I suggest you have your first color belt exam for a new student within the first six weeks. Get color around a student’s waist as soon as you can, so they can feel that they have made some progress. I use the gold belt as the first belt instead of yellow. Yellow is associated with fear and cowardice, while gold is something we all want.
The three-step cycle of creating Black Belt Club students works in conjunction with the exam cycle. Our goal is to find students who are highly qualified to join the Black Belt Club, which means:
1 They have black belt as a goal.
2 They are willing to train at your school to earn that black belt.
3 They have the support of their family for this goal.
4 They are ready and willing to pay additional tuition for membership in the Black Belt Club.
The key is that, when you sit down in a Black Belt Club conference, you want to know that this person is fully qualified. You don’t want to make a Black Belt Club presentation and then hope you’re talking to the right person. There are two reasons for this.
1 You want to present your Black Belt Club as being a prestigious club that students can get into only with their instructor’s recommendation. If you offer the Black Belt Club to unqualified students, you give the impression you are desperate.
2 Students who are not yet ready for the Black Belt Club know they are not. Everyone knows what the requirements are, because a good Black Belt Club is highly visible within the school. Making a more expensive tuition presentation to a student who is not qualified creates tension and can deteriorate your relationship with the student.
Unlike the prosecution in the O.J. Simpson trial, you want to make sure the glove fits before you ask them to try it on.
Every Monday or at least once a week, go through all your student attendance cards with your staff. Briefly discuss each student with your team. How is he doing? Why has she been missing class? Rate each student with A, B, or C.
- A. A-rated students are like us. They really enjoy the martial arts, they don’t miss class, and they have a great attitude.
- B. B-rated students are good students but are not as visibly enthused as the A students.
They may come to some special events, but not all. Their attitude may be good but a bit inconsistent.
- C. C-rated students seem to be less motivated. They come to class less than they need to in order to progress, and they seldom, if ever, come to special events. These students are at the highest risk for dropping out.
By the end of the rating you will have three piles of cards. Target your C students for private lessons or extra attention, to prevent them from dropping out. Target A students for potential Black Belt Club presentation appointments.
When you get the Student Progress and Goals Sheets back, look for students who have set black belt as their goal. Match those students to your A pile. A-rated students who have set black belt as a goal are prime candidates and usually are quick to upgrade their program to Black Belt Club. B-and C-rated students who turn in a Progress and Goal sheet with black belt listed as a goal need to be carefully considered before receiving a Black Belt Club presentation.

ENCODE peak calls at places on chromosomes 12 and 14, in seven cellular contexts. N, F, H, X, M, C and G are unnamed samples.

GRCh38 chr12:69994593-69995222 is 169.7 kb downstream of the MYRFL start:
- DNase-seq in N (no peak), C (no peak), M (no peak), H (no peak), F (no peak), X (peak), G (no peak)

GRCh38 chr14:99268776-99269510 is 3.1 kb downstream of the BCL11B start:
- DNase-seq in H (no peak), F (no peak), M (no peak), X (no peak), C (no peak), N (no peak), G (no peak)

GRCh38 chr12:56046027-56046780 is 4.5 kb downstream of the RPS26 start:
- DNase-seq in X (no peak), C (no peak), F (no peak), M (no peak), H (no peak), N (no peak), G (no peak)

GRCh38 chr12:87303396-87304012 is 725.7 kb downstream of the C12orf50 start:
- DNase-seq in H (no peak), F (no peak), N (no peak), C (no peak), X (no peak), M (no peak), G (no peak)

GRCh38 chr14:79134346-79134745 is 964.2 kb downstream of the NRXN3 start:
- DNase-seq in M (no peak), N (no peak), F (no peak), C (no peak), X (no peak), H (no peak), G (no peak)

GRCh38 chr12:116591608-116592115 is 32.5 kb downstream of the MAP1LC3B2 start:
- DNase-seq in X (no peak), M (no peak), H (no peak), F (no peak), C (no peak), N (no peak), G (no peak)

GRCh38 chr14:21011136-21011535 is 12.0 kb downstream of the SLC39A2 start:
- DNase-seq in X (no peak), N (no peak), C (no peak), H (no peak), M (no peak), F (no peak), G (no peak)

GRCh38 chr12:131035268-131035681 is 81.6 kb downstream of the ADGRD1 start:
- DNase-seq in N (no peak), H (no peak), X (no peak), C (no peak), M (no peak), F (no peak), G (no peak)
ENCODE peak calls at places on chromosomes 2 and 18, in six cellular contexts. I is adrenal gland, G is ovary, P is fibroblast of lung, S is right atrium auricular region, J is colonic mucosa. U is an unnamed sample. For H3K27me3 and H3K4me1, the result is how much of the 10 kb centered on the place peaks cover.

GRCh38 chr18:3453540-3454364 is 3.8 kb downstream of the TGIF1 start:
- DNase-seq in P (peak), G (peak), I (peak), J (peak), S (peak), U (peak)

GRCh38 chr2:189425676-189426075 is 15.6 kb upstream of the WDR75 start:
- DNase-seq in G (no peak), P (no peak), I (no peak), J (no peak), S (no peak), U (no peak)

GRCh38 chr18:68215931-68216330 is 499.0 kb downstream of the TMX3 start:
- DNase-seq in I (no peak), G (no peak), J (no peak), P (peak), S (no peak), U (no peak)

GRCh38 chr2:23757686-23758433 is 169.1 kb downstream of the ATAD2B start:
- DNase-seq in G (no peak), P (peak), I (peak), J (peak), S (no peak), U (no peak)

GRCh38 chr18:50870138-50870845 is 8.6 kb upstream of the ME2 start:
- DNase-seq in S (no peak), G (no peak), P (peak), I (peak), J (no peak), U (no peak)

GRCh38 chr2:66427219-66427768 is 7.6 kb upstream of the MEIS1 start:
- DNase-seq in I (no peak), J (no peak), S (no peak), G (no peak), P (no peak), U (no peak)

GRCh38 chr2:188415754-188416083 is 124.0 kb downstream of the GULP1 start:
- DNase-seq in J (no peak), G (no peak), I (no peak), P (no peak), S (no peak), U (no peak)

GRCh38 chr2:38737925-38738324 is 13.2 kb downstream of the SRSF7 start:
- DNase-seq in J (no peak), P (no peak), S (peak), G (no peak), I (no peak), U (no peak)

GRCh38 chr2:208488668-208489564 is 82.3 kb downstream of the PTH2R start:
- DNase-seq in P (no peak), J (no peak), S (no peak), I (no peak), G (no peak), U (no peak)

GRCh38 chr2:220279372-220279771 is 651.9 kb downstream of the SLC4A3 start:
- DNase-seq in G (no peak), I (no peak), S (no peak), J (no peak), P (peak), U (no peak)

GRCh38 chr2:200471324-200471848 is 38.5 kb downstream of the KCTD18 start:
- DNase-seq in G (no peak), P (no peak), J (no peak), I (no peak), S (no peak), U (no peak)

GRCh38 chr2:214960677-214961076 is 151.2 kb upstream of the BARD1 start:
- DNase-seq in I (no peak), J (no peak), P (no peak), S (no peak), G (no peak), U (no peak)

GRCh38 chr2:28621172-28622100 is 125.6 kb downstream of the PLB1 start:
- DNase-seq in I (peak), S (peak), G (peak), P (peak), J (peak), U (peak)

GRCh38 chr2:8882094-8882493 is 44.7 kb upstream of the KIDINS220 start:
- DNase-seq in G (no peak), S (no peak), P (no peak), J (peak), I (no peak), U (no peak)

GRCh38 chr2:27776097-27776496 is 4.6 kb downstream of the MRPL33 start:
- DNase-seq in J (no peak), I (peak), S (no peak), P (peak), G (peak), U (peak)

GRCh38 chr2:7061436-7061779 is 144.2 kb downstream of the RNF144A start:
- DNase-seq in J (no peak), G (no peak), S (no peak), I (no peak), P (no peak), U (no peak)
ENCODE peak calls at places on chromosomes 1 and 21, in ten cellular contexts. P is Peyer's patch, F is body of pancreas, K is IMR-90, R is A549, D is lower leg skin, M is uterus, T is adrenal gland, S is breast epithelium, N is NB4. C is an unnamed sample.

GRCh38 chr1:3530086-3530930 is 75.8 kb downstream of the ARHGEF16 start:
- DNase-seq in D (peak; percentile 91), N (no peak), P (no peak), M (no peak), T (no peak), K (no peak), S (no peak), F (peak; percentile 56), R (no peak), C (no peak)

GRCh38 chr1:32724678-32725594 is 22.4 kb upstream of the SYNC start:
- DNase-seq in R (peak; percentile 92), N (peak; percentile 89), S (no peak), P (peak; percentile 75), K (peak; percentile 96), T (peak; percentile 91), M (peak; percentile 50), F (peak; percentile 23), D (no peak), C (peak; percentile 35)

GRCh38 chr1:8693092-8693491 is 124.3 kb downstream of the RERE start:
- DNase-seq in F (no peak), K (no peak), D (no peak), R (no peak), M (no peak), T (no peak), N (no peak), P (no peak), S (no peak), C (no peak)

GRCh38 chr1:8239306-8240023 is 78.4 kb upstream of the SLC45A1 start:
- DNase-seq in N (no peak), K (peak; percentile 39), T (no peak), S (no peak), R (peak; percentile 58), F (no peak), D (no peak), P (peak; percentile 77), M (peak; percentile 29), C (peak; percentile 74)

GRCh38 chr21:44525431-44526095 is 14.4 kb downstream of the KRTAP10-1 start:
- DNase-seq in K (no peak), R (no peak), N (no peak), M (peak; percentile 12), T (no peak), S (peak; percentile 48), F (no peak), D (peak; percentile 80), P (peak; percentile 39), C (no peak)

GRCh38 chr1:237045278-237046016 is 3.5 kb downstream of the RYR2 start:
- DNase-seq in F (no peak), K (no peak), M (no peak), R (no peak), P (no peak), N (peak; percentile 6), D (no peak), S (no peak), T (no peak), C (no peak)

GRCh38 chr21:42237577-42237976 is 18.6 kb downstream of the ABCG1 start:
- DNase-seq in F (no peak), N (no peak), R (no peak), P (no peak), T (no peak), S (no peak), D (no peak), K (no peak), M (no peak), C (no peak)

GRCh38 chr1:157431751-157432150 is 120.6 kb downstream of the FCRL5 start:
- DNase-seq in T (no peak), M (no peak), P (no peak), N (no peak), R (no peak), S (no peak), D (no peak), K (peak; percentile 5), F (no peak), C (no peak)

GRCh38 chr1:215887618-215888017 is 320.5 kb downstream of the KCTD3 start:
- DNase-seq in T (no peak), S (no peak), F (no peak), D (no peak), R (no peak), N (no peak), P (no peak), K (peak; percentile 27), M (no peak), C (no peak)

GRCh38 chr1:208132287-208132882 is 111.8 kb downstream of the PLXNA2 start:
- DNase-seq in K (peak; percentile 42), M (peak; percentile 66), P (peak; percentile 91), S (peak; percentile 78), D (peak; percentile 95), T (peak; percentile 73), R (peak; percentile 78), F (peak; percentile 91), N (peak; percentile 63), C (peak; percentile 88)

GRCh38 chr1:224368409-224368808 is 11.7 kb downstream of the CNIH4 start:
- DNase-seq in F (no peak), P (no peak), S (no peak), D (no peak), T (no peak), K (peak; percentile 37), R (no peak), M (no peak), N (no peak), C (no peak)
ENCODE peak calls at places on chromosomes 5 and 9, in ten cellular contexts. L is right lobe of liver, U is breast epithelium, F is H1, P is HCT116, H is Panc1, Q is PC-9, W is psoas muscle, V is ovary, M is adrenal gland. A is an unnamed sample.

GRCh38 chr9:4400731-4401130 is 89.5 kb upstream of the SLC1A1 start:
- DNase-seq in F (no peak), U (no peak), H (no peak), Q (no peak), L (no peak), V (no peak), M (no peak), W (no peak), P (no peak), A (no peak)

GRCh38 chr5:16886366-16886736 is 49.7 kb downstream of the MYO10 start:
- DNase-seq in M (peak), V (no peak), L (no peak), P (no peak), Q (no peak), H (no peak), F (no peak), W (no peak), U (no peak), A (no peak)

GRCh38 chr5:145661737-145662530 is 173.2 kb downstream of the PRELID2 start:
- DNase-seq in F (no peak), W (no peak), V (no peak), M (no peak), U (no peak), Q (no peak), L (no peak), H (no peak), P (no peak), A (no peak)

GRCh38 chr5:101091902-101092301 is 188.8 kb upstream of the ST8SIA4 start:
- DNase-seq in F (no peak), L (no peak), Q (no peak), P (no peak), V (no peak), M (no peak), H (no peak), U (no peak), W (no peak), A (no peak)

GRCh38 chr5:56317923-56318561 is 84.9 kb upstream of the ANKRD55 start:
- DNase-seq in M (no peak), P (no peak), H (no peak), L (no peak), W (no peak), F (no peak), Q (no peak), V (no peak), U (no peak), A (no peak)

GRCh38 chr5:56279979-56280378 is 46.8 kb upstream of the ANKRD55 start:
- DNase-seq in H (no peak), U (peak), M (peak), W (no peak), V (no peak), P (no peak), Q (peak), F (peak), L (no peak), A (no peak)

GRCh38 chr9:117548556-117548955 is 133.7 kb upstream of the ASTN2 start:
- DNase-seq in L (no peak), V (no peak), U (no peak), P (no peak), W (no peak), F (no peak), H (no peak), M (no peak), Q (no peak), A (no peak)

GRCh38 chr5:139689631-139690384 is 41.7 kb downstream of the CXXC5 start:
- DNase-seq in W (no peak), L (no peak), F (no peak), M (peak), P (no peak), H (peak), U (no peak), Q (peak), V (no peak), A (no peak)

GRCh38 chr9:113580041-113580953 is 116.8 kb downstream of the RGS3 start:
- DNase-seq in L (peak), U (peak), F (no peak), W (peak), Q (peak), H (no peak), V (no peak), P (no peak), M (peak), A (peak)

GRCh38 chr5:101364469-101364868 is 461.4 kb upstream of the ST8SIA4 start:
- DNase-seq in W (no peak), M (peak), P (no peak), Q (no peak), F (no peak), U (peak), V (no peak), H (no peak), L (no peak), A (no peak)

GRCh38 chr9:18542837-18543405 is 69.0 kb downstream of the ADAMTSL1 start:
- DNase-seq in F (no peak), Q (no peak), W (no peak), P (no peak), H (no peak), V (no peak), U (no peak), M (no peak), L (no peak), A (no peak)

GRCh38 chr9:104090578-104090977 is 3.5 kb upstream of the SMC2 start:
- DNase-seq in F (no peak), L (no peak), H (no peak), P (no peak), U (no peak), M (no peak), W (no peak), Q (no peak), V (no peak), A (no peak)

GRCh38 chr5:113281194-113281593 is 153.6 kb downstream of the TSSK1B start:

Many people set goals they have no real intention of following through on. These goals are often more of a wish than a goal. We all have a goal of being rich but, if we’re not willing to do the work to become rich, then it’s just a wish. This is not to say a B or C student would never upgrade to Black Belt Club. It just means your odds are less with them, and their joining could water down the prestige of the program. I suggest you stay focused on your A students for Black Belt Club presentations.
Set appointments with students for presentation of the Black Belt Club membership. A good method is to show a Black Belt Club presentation on DVD, then replay it and stop the tape at certain points to explain why certain questions were asked the way they were and how any objections by potential students were dealt with.
Widely recognized as the man who revolutionized the martial arts industry, John Graden launched organizations such as NAPMA (National Association of Professional Martial Artists), ACMA (American Council on Martial Arts), and MATA (Martial Arts Teachers Association). Graden also introduced the first trade magazine for the martial arts business, Martial Arts Professional. John Graden’s latest book, The Truth about the Martial Arts Business looks into key strategies involved in launching a martial arts business and includes Graden’s own experience as a student, a leader and a business owner. Graden is the author of six books including The Truth about the Martial Arts Business, The Impostor Syndrome: How to Replace Self-Doubt with Self-Confidence and Train Your Brain for Success, Mr. Graden has been profiled by hundreds of international publications including over 20 magazine cover stories and a comprehensive profile in the Wall Street Journal.